## Exposure compensation for telephoto lenses?greenspun.com : LUSENET : Large format photography : One Thread |

I am using the Nikor 800 and 1200 mm tele lenses. These are the first teles I ever owned and therefore am not aware of how exposure compensation is calculated. I don't beleive the normal exposure compensation formula works for teles? Does anyone have an exposure compensation formula that works for telephotos? I plan to work at far distances, so exposure discs will not work. Thank you in advance.

-- Bill Glickman (bglick@pclv.com), June 10, 2000

Bill,I have a Fuji 600 mm tele, and do not do any exposure compensation for distant subjects. Are you refering to compositions in which the bellows extension increases more than several cm beyond the extension required for focus at infinity?

Bruce

-- Bruce M. Herman (bherman@gci.net), June 10, 2000.

Yes Bruce, when focussing on something a bit closer than infintiy I was wondering how to calc. the amount of exp. compensation.

-- Bill Glickman (bglick@pclv.com), June 10, 2000.

Bill, What you are concerned about is something called exit pupil factor. You can actually see some difference in the apparent size of a given aperture by sighting through the lens first from the front, then the rear. Every tele has a different EPF, but you'll be relieved to know that it only comes into play in any appreciable way, when the object size on the gg is greater than 1/10th the actual object size. What this means is that in landscape work, where, with lenses that long you are usually quite some distance from the subject, it won't typically be a problem.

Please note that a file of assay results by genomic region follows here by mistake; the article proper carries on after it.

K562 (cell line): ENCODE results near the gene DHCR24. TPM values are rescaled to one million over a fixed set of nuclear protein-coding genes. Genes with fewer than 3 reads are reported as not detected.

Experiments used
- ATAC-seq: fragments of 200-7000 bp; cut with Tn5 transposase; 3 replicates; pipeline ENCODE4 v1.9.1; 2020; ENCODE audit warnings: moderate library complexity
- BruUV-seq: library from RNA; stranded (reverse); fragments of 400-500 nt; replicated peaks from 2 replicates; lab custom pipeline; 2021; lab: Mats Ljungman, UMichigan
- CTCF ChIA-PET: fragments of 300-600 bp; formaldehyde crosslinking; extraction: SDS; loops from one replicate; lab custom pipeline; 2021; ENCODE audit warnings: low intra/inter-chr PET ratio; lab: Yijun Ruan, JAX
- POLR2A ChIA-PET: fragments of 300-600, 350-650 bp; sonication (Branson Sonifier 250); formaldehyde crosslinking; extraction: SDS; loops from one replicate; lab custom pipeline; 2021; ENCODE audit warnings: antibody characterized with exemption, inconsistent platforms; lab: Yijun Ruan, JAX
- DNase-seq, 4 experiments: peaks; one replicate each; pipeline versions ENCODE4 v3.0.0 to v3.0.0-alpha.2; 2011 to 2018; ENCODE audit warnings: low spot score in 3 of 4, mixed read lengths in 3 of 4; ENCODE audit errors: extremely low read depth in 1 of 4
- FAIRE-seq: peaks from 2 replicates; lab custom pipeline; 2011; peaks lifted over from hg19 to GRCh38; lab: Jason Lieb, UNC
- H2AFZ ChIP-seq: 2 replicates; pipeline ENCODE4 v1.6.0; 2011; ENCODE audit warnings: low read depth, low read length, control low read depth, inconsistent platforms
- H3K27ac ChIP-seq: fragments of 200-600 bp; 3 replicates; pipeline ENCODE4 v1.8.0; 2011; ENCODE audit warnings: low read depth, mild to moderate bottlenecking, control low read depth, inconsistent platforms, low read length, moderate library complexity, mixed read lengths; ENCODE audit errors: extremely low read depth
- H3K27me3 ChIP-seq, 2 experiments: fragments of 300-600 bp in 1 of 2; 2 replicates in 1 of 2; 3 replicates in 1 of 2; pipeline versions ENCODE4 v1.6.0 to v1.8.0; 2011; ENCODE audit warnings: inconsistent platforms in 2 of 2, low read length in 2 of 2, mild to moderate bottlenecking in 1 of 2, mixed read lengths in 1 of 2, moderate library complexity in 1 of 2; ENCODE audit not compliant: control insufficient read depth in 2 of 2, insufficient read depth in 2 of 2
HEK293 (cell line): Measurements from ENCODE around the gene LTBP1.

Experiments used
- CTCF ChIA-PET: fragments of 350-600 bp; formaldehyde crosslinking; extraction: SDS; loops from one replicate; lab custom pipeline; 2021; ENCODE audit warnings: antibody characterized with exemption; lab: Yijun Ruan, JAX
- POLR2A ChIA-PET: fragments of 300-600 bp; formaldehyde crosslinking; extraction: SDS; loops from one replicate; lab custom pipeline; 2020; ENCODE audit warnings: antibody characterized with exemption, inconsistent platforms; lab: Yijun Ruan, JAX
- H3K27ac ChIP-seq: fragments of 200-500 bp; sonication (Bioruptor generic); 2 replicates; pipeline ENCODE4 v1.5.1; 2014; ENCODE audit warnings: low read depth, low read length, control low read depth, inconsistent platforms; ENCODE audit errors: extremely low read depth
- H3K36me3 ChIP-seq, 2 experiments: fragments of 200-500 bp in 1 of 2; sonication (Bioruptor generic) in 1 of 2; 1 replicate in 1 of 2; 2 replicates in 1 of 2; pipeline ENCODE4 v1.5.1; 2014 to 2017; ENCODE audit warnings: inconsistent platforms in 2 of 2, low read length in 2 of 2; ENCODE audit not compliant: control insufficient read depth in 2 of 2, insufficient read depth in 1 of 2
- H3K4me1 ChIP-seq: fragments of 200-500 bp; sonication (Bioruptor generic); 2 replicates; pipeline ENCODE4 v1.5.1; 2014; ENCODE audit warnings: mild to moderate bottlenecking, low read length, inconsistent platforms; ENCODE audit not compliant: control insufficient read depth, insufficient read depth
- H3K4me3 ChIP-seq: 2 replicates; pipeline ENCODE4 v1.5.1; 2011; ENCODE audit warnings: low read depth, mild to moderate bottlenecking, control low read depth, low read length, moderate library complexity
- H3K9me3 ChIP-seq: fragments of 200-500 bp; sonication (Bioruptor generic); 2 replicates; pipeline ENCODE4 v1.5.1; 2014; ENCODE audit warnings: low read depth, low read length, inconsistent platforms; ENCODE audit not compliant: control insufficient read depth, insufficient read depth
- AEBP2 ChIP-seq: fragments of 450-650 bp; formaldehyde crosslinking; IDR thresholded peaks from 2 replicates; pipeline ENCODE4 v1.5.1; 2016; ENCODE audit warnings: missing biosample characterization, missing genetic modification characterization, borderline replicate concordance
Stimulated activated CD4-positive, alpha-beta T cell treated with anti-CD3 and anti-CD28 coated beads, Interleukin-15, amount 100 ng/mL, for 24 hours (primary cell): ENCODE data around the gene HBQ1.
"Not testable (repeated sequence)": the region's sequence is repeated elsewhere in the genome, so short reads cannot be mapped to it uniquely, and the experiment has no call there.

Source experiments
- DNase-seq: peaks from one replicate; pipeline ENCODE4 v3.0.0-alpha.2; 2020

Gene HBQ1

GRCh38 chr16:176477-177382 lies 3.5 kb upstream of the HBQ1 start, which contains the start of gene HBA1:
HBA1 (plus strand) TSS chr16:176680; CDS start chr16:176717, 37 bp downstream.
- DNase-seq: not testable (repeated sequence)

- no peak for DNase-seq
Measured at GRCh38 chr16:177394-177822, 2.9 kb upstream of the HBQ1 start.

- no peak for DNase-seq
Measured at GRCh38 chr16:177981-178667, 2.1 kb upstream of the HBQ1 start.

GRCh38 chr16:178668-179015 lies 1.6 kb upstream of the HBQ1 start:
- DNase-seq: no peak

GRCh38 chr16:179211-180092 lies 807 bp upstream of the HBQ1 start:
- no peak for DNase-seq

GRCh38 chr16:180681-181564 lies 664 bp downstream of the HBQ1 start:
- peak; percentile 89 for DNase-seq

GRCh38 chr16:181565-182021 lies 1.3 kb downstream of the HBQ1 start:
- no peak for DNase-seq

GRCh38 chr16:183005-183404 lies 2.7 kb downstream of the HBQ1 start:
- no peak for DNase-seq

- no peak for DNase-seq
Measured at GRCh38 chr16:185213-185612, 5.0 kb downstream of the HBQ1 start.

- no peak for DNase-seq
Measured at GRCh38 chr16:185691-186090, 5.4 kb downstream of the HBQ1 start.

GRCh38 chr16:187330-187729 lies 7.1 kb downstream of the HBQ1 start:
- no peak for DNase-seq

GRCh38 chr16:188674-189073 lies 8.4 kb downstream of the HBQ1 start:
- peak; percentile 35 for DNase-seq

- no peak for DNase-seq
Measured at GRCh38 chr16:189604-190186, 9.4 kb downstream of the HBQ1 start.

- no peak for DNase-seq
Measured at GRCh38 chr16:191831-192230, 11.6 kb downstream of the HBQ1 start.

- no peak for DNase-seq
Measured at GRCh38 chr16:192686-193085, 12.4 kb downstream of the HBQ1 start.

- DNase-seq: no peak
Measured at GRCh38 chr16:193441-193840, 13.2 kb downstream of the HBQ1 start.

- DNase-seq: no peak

-- Robert A. Zeichner (razeichner@ameritech.net), June 10, 2000.

Bill ; I am sure that Robert is correct, but your question interested me in case you were going to use these lenses for macro work.The basic principle with any lense used for macro work is that to get 1:1 magnification, both the subject and the groundglass need to be at twice the focal length of the lense being used. Easy to apply with a normally designed lense, but less obvious with a telephoto design where the front nodal point is in front of the lense, thus permitting a smaller flange focal length / bellows draw.

Looking at my Nikkor LF lense catalogue - the flange focal length of the Nikkor 1200mm f/18 is 755.7mm. Hence, if you want to get 1:1, the bellows draw would be 1511.4mm (2 x 755.7mm), and the subject would be 3288.6mm from the lense (2 x (1200-755.7) + 2400).

I think that the exposure compensation would then be 2 stops, following a normal calculation. Anyway, I hope this isn't a digression from the intent of your original question.

-- fw (finneganswake@altavista.net), June 10, 2000.

Finnegan,Would it be inconvenient for you to either post or email me the specs on the Nikkor-T lenses? I keep an extensive spreadsheet on all lenses, and am missing most of the vitals for the 500 thru 1200 lenses. I am looking for: image circle wide open, flange focus distance in mm, weight in gm, and length in mm. I have the other info.

-- Bruce Gavin (doc@compudox.com), June 10, 2000.

Finnegan, are you saying that all lenses that have bellows draw at 2x lenght vs infinity are producing 1:1 on the gg? IF so that is very interesting.So I guess the same basic principle applies here, double bellows draw vs. infintiy - yields 2 stops exp. compensation, just like any non tele lens, right? Thank you all for your input.

-- Bill Glickman (bglick@pclv.com), June 10, 2000.

Bill ; 1:1 is produced when the distance from the lense ofboththe subjectandthe groundglass are at a distance that is twice the focal length of the lense. This won't apply when the subject is at some distance from the lense, not least because your subject would not then be in focus. For most distance work, I think that Mr Zeichner's comments will apply.I forget to add to my earlier post - the calculation example is similar to what I use when I use my Fuji 400T for close up photographs. I think that the calculation is correct, but if it is technically wrong, I would like someone to point out to me where any error may be. Cheers